• Will you include tasteful or artistic nudity? This is an interesting question. While the answer is basically “no, we will not include artistic nudity”, the explanation as to why is not so simple. To address this, I’ll be writing a separate article tomorrow that contrasts examples of historical artistic nudity with artistic nudity in anthropomorphic art. Depending on length, it may also include some thoughts on challenging subject matter in art, or that may be discussed in a future article. I don’t want to spend too much more time on adult or pornographic themes in art. But like I said, it’s something that’s come up a lot, so better to address it now at the beginning so we can move on.

If you have another question that’s not listed here, feel free to leave it in the comments.

I’ll close with the following quote from my aforementioned comment which I think gets the point across pretty well:

“Consider that the audience for furry pornography of any sort—even tasteful artistic nudity—is so incredibly large and it receives so much attention, there is just no situation where us leaving it out would be detrimental to the fandom. Contrariwise, if we include it, it could very well be detrimental to our goals of attracting a diverse audience, including people outside the furry fandom who appreciate the fine art aspect but have no interest in nude anthropomorphic animals, no matter how tastefully done.”


The Zoion Project

I originally had the idea to do an anthropomorphic art magazine back in 2013. Using some friends’ art, I put together a few example spreads and cover designs. I did it more as practice and just to get a feel for what the format could look like in print, rather than as something that I thought could seriously be done.

Like all ambitious projects, it took a back seat when I had the rest of my life to live. I had a full time job for several years, than later left my “real” job to do furry art full time. I’ve been really fortunate at how well that has worked out. But always in the back of my mind I kept going back to this magazine idea.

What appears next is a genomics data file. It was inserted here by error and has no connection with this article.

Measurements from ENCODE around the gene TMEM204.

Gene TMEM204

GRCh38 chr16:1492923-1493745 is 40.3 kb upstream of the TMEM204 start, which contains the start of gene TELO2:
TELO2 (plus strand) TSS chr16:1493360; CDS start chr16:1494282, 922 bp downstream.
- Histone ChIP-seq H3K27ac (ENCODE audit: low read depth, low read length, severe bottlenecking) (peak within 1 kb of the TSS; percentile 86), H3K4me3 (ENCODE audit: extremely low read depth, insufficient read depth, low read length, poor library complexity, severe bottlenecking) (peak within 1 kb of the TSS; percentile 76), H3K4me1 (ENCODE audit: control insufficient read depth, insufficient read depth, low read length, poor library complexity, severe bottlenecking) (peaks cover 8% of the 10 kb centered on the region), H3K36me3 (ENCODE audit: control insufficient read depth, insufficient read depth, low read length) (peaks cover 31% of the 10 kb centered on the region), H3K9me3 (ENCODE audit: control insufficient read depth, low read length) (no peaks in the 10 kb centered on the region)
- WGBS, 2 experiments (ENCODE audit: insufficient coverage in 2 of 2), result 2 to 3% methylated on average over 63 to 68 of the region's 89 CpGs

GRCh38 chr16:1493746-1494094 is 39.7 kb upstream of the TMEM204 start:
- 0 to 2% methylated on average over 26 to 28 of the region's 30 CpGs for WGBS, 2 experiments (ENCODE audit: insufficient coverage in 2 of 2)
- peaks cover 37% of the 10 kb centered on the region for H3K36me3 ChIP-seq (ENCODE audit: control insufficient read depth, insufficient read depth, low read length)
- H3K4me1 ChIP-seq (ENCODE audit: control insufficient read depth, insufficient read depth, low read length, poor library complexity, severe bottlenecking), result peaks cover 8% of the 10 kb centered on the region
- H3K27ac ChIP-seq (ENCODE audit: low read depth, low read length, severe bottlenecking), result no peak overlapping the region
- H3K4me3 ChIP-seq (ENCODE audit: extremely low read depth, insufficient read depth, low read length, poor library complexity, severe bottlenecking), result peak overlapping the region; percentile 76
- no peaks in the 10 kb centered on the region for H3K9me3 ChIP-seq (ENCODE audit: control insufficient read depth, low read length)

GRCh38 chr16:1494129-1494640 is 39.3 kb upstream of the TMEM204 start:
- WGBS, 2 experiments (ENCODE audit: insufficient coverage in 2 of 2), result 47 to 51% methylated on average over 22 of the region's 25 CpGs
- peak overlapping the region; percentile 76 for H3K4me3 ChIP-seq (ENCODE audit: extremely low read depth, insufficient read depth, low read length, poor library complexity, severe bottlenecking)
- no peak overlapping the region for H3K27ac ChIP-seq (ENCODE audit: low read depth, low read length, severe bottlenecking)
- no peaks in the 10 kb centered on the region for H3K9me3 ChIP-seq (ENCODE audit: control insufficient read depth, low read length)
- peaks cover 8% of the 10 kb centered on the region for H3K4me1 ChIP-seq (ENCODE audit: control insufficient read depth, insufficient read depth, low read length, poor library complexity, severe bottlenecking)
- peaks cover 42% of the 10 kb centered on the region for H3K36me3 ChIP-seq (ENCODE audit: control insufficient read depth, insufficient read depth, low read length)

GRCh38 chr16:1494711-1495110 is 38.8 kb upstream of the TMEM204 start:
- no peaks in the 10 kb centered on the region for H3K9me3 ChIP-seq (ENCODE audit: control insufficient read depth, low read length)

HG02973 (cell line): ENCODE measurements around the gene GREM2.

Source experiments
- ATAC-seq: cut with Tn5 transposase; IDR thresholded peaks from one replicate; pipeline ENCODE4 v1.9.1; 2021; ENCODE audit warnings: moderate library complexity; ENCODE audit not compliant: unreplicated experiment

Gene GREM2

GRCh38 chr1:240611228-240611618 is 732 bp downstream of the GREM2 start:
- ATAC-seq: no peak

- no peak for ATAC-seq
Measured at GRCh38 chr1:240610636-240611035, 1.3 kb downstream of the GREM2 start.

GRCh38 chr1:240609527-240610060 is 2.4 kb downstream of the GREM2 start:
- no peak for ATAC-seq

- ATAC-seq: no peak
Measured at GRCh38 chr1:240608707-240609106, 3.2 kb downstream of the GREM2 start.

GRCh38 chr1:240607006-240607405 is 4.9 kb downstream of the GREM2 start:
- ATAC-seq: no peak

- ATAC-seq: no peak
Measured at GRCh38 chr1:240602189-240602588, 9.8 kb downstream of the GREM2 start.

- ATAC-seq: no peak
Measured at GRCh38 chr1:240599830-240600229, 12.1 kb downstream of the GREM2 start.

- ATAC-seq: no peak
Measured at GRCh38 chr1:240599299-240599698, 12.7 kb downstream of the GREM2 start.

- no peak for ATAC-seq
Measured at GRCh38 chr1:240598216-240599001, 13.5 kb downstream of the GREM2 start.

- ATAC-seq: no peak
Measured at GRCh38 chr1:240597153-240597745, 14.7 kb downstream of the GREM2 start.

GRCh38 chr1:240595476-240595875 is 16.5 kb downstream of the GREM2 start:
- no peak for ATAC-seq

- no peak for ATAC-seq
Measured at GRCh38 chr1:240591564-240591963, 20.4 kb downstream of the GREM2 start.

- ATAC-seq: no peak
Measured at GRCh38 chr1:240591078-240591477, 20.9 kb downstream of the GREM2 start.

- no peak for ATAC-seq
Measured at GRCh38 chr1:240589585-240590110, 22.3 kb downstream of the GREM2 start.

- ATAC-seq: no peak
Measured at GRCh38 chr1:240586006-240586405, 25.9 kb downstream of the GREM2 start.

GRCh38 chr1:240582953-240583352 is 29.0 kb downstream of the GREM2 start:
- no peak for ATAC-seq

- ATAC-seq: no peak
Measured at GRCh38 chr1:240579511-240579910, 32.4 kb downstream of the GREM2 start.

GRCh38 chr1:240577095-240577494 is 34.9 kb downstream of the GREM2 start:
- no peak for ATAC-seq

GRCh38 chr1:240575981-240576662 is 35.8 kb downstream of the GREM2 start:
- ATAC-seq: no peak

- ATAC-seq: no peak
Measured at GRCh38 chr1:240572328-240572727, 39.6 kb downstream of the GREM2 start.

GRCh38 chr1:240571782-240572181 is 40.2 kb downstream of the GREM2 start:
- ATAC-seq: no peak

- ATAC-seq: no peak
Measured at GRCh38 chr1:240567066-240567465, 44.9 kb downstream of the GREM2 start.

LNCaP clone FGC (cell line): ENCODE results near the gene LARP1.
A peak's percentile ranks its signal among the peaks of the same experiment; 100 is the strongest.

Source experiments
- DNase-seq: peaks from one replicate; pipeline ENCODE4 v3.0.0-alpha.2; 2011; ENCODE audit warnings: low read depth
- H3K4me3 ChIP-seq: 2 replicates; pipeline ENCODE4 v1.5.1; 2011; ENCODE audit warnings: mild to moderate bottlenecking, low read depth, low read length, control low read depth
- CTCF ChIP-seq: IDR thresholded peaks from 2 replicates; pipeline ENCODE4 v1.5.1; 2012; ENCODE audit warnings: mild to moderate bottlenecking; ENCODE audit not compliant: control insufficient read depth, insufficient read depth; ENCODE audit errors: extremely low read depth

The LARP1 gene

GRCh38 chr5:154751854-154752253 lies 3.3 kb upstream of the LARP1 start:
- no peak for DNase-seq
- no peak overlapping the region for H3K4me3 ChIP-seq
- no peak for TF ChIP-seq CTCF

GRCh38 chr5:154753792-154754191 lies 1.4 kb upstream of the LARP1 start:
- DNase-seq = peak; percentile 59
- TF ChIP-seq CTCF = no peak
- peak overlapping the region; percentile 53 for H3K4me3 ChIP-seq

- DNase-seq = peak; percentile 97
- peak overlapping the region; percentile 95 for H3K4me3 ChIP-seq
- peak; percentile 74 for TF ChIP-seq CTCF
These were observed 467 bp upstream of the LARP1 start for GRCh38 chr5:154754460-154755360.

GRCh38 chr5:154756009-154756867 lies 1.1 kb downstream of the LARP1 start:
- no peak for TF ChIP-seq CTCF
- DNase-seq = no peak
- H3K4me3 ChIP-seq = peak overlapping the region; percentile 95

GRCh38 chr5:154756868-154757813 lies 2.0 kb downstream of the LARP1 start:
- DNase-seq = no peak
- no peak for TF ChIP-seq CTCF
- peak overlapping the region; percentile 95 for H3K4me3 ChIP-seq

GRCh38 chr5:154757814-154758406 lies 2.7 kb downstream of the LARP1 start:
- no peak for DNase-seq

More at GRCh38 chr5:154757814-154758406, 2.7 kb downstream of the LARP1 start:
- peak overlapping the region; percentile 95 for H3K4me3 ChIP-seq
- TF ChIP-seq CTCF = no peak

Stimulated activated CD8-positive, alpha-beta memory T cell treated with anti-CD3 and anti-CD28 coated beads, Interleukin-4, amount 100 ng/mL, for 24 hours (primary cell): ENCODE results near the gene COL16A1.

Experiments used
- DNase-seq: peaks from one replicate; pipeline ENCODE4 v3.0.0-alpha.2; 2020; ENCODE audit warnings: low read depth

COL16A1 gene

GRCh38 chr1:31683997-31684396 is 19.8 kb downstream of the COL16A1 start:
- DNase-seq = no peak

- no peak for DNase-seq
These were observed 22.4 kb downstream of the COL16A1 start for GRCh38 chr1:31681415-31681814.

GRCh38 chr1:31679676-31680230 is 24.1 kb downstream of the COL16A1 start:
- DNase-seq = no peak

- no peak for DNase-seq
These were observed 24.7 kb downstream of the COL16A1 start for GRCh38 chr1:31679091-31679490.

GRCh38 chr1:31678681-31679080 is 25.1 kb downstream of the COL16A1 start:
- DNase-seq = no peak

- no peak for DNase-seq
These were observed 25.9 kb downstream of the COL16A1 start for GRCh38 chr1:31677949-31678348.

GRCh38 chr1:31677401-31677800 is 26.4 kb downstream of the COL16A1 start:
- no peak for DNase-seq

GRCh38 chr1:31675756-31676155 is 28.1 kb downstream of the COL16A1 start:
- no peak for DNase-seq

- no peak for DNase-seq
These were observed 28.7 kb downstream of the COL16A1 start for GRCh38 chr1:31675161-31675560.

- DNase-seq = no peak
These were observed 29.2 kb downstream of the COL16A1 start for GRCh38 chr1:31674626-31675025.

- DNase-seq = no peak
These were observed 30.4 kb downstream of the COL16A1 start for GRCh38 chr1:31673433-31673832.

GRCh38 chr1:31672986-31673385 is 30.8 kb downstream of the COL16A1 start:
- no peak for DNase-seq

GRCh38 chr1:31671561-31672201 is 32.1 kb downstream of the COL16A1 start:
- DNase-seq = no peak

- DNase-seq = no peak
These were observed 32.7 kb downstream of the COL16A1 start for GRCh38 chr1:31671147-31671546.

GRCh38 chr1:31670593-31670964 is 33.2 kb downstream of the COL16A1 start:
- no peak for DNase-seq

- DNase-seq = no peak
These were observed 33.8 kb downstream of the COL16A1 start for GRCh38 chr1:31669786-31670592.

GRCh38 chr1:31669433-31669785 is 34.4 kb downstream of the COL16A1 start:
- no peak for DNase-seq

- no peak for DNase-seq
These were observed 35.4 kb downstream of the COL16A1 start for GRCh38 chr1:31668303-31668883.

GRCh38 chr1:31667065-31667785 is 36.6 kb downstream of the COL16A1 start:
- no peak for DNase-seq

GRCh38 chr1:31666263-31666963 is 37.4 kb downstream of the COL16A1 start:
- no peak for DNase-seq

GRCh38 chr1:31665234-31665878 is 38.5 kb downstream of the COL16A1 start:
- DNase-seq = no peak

The furry fandom has gone through some quite significant changes in the past five years. Some are reflections of broader cultural shifts; some are more specific to the fandom. In particular, the fandom has been growing rapidly and has also been getting more mainstream attention. The tone of that attention has shifted as well, from the CSI days of furry being known exclusively as this weird fetishy thing, to more journalists, charities, and internet denizens standing up to defend furries when they come up in threads or news.

I’ve started to notice that even the term “furry” is now taken to be understood by default. News articles used to spend a paragraph explaining what furries were any time they were featured. Later it would be just a sentence or two. More recently, I’ve seen articles posted that don’t explain the term at all. This is an interesting development. Furries are no longer so weird that they need explanation. As a subculture, it’s still quite niche, certainly. But furries are increasingly well known even to the general population.

Meanwhile within the furry fandom, there is the confluence of several factors: furries as a group are growing older, earning more, and developing more professionally. And they’re doing this while still staying involved with the fandom. In the past it was always a joke that as furries turned 30, they’d disappear. In a smaller group, those absences are even more noticeable. While that still probably happens to some extent, the growth of the fandom has made those absences less noticeable—and certainly less than the influx of new people. Older furries are sticking around. Even cooler: as the fandom’s notoriety grows, people are getting involved at an older age, too. I personally believe we’re on the edge of a snowball effect where the growth of the fandom attracts even more new members, which in turn normalizes the subculture further, which attracts more people, and so on. It’s not just going to keep growing; every year is going to grow more than the last.

These factors together have led to what I believe is an increasing desire for legitimacy within the furry fandom. It means more professionalism in the way cons are run, policing our own subculture from the damaging effects of hatred and intolerance, and standing up to and calling out media sensationalization. It also means there’s interest in a platform for showcasing clean, professional furry art.

I believe this desire for legitimacy in the furry fandom means it’s right time to launch that idea for an anthro art magazine I had five years ago. It took another six months working weekends—research into the magazine industry, planning, developing a brand and visual design—until I had a well-thought out proposal to present to the furry community. I’ve finally reached that point, and on Friday March 30, I’ll be launching the Kickstarter.

I’m very excited for the project! Over the next few days I’ll be posting more articles about my thought process behind it, what I hope to include and where it might go in the future. If this sounds like something you’d be interested in, please consider supporting us on Kickstarter, or spreading the word to your friends.